I don't think telling your kids there is a Santa will cause them to lose all faith in you as a parent when they realize that there isn't an actual one person named Santa Claus that lives in the North Pole with flying reindeer. We talk to our kids about Santa and let them know that Santa has lots of helpers and we are his helpers. My oldest is 10 and his dad told him that there wasn't really a Santa but that there are many people who take on the role to help others out. I then came across an article about a secret Santa who lives in Missouri(I think he is in Kansas City- but I could be wrong) He dresses up as Santa every year and goes to thrift stores and soup kitchens and hands out $100 bills to people. On this particular day he had already given out $10,000 and it was estimated that by the time Christmas came around he would have handed out more than $40,000- all of his own money. He has taken over for the previous Secret Santa who passed away a couple of years ago.
I had my son read the article and then told him-"see, Santa does exist".
So, no- I dont' think it is lying. I think if you teach it right, it is really teaching them more about giving and helping others than anything else.
~C.

2 moms found this helpful

I think that however you want to raise your children regarding this matter is totally up to you. I highly doubt that they would be upset with you for "lying" about Santa...at least I never associated it with being lied too. And it's not like it is a bad lie, I got more presents when I believed in Santa :p

I, personally, am all for telling my kids there is a Santa. As stated by other mamas on here, I want my children to have a large imagination...but here are some more fun Santa questions you could check out:

http://www.theskinnyscoop.com/search/santa?utm_campaign=t...

1 mom found this helpful

I completely understand you point of view.

However, I was raised believing in Santa, until about age 8 when I was too smart for my own good and figured it out. Mom let me have fun with it and I got to be Santa and wrap all my little brothers gifts and even help put them under the tree. I guess I'm still a kid, and want to play Santa.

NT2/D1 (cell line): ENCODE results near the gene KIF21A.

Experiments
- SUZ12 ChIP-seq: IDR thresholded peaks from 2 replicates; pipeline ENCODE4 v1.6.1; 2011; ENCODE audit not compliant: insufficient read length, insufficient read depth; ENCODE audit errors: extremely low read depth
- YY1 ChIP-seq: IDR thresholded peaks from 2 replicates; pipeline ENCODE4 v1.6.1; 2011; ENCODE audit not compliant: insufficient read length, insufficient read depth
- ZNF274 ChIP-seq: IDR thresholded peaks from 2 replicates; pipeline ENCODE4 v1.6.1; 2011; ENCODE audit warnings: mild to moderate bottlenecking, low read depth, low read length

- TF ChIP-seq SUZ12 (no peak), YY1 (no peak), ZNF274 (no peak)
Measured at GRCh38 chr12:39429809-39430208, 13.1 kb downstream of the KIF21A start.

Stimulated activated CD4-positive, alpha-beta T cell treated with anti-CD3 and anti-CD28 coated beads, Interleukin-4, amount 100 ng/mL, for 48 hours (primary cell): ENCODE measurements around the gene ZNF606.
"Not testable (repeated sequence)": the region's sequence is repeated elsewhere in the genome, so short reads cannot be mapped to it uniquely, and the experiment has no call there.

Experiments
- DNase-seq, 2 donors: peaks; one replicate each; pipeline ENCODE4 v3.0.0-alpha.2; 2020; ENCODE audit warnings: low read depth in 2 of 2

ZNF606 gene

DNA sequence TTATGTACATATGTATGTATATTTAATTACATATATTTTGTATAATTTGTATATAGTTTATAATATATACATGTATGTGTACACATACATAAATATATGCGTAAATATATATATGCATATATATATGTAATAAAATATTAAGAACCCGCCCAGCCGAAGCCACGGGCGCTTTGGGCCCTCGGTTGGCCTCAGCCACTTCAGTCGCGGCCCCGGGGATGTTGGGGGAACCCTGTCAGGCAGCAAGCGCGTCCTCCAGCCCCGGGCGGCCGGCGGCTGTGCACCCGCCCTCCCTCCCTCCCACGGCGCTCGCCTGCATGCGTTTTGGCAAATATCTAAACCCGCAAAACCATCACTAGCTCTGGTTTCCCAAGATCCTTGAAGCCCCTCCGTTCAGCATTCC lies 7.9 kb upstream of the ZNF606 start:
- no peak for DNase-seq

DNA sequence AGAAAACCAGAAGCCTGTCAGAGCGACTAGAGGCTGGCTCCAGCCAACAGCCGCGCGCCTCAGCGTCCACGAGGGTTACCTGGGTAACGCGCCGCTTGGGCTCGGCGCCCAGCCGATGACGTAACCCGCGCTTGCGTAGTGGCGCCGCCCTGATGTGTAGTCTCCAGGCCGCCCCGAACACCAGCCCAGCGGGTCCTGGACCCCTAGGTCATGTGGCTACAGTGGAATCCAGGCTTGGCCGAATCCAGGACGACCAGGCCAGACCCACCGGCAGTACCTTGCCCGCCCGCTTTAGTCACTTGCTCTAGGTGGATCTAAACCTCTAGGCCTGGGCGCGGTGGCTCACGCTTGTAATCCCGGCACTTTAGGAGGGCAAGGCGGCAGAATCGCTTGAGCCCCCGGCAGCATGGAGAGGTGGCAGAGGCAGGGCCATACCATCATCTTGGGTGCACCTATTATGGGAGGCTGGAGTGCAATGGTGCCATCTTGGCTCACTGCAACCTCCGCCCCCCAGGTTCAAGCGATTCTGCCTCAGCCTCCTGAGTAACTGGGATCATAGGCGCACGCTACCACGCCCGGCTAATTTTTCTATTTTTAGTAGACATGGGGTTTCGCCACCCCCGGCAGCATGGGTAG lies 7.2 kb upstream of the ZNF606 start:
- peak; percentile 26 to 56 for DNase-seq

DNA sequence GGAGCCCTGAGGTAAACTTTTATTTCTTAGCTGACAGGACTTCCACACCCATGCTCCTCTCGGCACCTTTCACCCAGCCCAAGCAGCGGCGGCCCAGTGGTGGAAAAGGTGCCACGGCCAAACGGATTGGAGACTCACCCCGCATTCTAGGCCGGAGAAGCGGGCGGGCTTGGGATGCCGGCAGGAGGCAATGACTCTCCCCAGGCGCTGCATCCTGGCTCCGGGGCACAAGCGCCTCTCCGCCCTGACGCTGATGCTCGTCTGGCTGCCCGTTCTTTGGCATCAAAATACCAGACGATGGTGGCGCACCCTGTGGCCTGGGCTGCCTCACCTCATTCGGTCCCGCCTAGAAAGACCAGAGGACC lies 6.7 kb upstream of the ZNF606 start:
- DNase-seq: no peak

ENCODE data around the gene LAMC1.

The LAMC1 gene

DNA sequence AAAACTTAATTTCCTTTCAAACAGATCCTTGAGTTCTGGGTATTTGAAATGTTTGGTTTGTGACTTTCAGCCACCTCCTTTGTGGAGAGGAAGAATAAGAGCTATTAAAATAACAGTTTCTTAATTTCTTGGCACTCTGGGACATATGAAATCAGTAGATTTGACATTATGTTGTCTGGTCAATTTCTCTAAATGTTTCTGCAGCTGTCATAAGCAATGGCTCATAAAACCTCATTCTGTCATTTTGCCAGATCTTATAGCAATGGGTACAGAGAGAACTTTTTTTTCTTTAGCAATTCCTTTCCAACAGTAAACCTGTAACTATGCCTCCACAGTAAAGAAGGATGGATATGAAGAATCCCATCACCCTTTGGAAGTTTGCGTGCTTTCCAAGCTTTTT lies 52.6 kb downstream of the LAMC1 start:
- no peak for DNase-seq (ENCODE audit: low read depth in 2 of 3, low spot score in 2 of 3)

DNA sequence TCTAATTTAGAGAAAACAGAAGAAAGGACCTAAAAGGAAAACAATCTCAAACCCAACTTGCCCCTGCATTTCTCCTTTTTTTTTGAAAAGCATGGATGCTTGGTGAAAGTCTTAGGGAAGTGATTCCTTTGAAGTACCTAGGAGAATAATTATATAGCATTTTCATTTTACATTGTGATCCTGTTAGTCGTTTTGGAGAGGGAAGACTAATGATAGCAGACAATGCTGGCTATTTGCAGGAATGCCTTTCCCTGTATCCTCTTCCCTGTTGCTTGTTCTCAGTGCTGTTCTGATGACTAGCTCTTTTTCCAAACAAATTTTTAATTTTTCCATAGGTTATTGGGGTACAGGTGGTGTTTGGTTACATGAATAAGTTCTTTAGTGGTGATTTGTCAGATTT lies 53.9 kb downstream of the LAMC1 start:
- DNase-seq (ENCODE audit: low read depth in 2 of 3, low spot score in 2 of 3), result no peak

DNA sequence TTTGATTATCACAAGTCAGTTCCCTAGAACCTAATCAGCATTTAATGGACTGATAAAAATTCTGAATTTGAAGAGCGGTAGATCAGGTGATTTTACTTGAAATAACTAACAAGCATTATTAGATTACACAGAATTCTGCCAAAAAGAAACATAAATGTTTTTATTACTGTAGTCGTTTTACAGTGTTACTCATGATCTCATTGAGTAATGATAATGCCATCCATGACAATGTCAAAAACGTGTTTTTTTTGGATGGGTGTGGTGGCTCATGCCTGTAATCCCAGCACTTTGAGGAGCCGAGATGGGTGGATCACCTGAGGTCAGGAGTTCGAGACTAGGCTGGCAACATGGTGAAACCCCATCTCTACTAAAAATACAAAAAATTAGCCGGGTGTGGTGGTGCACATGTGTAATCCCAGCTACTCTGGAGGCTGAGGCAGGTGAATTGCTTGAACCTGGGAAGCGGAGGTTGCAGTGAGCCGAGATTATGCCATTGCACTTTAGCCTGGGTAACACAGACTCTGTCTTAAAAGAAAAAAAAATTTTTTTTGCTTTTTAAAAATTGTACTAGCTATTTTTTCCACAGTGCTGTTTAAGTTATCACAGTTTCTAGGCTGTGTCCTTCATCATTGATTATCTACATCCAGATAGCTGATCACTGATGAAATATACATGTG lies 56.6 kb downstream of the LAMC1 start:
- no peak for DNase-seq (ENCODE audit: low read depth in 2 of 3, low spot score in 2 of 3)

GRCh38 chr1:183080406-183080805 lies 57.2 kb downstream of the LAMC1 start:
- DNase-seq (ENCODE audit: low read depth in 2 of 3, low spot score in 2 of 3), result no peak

I've passed on the Santa tradition to my children, and even though they are older now, I still want to keep the spirit alive. I have the girls write letters to Santa (1. I want to have a shopping list - 2. I think they should tell Santa why they deserve gifts). I wait until Christmas eve and put all fill the stockings and put the gifts under the tree once they are asleep. It's part of what makes Christmas magical for our family.

1 mom found this helpful

I loved keeping the "Santa myth" alive for as long as possible! It was fun to sneak around, get them to write letters to Santa etc etc. HOWEVER, I did NOT lie to them when they (eventually) asked me straight out; "Is Santa real?" Even though I told them that the "Department Store Santas" are obviously fake cos the "real" Santa is busy in the North Pole! :) They're teens now and don't hold it against me ... in fact they wish Santa WAS real cos a lot of what they want is out of our price range!! :)

1 mom found this helpful

we tell our kids from the start that santa is just a guy wearing a costume. Yes, we do think that it is lying to your kids when you tell them that santa is real. We need our kids to be able to trust us

Yes, I think it is lying. That is why we don't tell our kids that he is real. You can still celebrate the season but don't put the focus on Santa.

I still remember how upset I was when I caught my dad putting all the presents from Santa under the tree----it was awful--- then I didn't trust them as far as the easter bunny, tooth fairy etc. for a very long time.

just my two cents.

M

i dont think so. its no different then talking about the easter bunny, tooth fairy, boogy man etc. i was about 7 when i realized that santa was just my mom and i was ok with it. i did not spoil it for my friends or my younger siblings. santa is very real for kids who recieve gifts from toys for tots and who get gift delivered from the marines. its your choice as a parent to decide if you want your child to believe or not. young children think that the cartoons they watch are real.

however i find a strange connection between god and santa-
both watch you contstantly
both know when your good or bad
both know all about you..
both are fairly forgiving
people may think im crazy but i think they are the same person lol.. please people dont think im knocking religion in any way. its meant to be funny.. ya know haha funny

When my boys would ask if Santa is real, I would ask them what they thought and we would have some great conversations. I didn't want to lie, nor did I want to spoil the magic.
My mom broke down crying when I was 5 telling me Santa wasn't real. Heck, I had figured that out long before then.
V.